These poems showcase frustrations and deep-rooted hungers so authentically human we almost catch the heartbeat’s throb in each line we ghost over. Every part of nature – the lover, the moon, snow, the sky, hummingbirds mating, a heard of elks – is worshiped on these pages, and with its incantations about how a woman resides within the (un)holy rooms of her body’s longing and belongings, Home Beneath the Church crafts a home, a sanctuary, for any reader to cohabitate with the language of the prismatic familial and sacred.
Lauren Davis’s hardwearing poems in Home Beneath the Church brim over with rumination, rhythm, and reaction. As “delicate / as church light,” these poems showcase frustrations and deep-rooted hungers so authentically human we almost catch the heartbeat’s throb in each line we ghost over. “I wait at the forest’s edge,” says Davis, “eager, out in the clearing,” and we can’t help but want to join her.
—Elijah Burrell, author of Troubler and The Skin of the River
In Home Beneath the Church, Lauren Davis brings us into the landscape of body through images from the natural world. Poem after gorgeous poem, she carefully shows how one’s past can cause harm, but there are cures in the world around us—“I have crossed one ocean to heal/at the hem of your skirts.” Davis has become one of my favorite poets for her fresh images, her engaging voice, and her absolutely exceptional ability to do so much in a small space. Home Beneath the Church is a collection of beauty and grace. These well-crafted poems are perfect gems in their brilliance and in their questioning of our temporary lives and environments around us: “How many graves have we danced on? How many secrets does each stone keep?” Lauren Davis is the poet you need to be reading; I am forever in awe of her work, and this stunning collection left me so thankful she is writing poems.
—Kelli Russell Agodon, author of Dialogues with Rising Tides
Ever since I first encountered Lauren Davis’s exquisite poetry, I have longed for her first full-length collection. With its incantations about how a woman resides within the (un)holy rooms of her body’s longings and belongings, Home Beneath the Church crafts a home, a sanctuary, for any reader to cohabitate with the language of the prismatic familial and sacred. I am grateful now to be able to visit Davis’s debut abode.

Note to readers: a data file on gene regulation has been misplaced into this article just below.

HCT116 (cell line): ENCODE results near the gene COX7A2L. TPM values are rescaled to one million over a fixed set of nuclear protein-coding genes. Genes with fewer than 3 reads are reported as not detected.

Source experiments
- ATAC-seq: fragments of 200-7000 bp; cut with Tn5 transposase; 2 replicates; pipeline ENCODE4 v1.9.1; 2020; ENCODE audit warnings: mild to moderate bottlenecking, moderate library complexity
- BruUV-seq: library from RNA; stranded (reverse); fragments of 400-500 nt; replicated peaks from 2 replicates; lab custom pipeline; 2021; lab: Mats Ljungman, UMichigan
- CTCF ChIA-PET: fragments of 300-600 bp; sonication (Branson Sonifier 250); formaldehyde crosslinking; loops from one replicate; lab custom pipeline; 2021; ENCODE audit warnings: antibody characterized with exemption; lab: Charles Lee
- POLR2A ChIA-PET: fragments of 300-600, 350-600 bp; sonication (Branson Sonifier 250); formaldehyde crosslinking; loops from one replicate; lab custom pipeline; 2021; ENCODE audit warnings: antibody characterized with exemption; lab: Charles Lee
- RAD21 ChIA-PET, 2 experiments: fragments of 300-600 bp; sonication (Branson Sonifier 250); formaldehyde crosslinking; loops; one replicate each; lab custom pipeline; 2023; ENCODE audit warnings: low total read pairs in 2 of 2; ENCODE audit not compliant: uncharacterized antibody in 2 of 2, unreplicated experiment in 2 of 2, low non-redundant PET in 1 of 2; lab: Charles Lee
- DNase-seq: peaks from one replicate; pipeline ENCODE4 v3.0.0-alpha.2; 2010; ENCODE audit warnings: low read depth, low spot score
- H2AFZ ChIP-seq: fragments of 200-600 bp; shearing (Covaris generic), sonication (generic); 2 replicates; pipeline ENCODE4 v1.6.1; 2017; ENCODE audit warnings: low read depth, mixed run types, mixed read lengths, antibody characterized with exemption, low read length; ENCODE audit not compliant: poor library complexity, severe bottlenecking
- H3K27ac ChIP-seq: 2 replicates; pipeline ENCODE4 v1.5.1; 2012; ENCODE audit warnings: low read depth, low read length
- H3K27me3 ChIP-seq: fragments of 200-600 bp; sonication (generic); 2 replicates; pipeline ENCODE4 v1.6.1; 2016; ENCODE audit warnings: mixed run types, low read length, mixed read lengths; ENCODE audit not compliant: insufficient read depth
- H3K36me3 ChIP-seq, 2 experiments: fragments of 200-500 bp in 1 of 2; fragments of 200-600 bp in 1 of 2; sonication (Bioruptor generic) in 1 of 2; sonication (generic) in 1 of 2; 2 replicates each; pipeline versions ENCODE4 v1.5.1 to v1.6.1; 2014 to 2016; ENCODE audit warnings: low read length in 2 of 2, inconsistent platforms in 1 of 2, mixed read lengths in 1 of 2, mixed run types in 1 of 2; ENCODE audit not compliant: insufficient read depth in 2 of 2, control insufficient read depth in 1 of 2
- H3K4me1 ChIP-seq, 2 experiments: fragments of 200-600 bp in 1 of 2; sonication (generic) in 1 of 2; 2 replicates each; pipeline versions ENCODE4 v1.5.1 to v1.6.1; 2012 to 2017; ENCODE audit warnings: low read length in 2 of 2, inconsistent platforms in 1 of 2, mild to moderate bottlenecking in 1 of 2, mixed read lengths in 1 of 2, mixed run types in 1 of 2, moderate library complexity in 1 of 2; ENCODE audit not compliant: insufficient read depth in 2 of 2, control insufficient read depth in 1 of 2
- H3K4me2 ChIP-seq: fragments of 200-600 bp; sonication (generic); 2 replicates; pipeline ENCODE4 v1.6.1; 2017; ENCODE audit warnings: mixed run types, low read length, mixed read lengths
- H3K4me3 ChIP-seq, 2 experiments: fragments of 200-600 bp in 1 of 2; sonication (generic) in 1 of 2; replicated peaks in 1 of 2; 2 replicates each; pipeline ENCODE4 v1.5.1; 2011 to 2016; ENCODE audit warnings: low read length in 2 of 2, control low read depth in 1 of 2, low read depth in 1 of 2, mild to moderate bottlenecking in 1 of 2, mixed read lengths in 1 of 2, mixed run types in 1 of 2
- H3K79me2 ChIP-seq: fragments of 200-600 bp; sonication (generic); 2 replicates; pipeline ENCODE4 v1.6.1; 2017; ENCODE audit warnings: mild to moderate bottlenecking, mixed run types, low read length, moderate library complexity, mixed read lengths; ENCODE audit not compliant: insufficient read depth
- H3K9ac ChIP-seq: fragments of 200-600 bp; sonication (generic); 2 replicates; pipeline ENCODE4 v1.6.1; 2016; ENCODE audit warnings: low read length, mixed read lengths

—Sandra Yannone, author of Boats for Women
“There once was a wolf in me,” Lauren Davis warns us in Home Beneath the Church, preparing us for poems that, like wolves, trust their own instincts. These are poems that darken in the light the way rainworks painted on the sidewalk are activated by rain. They stand up humbly before a deeply intimate backdrop to exorcise demons of family and body. These are poems of reverence and fury to both monuments and small gestures of the body. These are poems of faith in the face of faithlessness. Every part of nature—the lover, the moon, snow, the sky, hummingbirds mating, a herd of elks—is worshipped on these pages. Davis is a poet who cannot name her sins without offering them her tears.
—Risa Denenberg, author of slight faith
is the author of the chapbooks Each Wild Thing’s Consent and The Missing Ones. She holds an MFA from the Bennington College Writing Seminars. Davis lives on the Olympic Peninsula in a Victorian seaport community.